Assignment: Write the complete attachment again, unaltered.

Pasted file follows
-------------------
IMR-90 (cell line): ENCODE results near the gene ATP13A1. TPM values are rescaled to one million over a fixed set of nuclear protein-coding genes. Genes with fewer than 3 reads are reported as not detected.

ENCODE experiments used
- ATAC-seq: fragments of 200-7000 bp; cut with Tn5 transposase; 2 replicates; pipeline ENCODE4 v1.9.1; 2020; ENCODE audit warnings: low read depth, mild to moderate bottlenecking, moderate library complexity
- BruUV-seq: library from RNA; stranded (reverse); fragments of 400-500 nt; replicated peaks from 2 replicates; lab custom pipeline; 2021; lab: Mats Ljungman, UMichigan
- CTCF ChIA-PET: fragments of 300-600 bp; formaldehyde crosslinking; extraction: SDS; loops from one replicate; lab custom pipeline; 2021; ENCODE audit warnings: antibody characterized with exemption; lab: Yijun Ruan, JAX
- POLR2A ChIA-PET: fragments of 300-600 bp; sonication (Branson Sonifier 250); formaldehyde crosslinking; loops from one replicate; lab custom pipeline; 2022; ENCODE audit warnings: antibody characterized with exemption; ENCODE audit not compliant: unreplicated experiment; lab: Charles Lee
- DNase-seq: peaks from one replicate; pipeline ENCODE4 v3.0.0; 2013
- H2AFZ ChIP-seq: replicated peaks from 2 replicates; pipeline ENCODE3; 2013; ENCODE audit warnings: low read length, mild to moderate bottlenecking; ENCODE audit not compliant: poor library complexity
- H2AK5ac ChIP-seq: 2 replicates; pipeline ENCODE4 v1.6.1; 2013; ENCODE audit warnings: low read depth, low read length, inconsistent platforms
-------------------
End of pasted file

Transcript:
IMR-90 (cell line): ENCODE results near the gene ATP13A1. TPM values are rescaled to one million over a fixed set of nuclear protein-coding genes. Genes with fewer than 3 reads are reported as not detected.

ENCODE experiments used
- ATAC-seq: fragments of 200-7000 bp; cut with Tn5 transposase; 2 replicates; pipeline ENCODE4 v1.9.1; 2020; ENCODE audit warnings: low read depth, mild to moderate bottlenecking, moderate library complexity
- BruUV-seq: library from RNA; stranded (reverse); fragments of 400-500 nt; replicated peaks from 2 replicates; lab custom pipeline; 2021; lab: Mats Ljungman, UMichigan
- CTCF ChIA-PET: fragments of 300-600 bp; formaldehyde crosslinking; extraction: SDS; loops from one replicate; lab custom pipeline; 2021; ENCODE audit warnings: antibody characterized with exemption; lab: Yijun Ruan, JAX
- POLR2A ChIA-PET: fragments of 300-600 bp; sonication (Branson Sonifier 250); formaldehyde crosslinking; loops from one replicate; lab custom pipeline; 2022; ENCODE audit warnings: antibody characterized with exemption; ENCODE audit not compliant: unreplicated experiment; lab: Charles Lee
- DNase-seq: peaks from one replicate; pipeline ENCODE4 v3.0.0; 2013
- H2AFZ ChIP-seq: replicated peaks from 2 replicates; pipeline ENCODE3; 2013; ENCODE audit warnings: low read length, mild to moderate bottlenecking; ENCODE audit not compliant: poor library complexity
- H2AK5ac ChIP-seq: 2 replicates; pipeline ENCODE4 v1.6.1; 2013; ENCODE audit warnings: low read depth, low read length, inconsistent platforms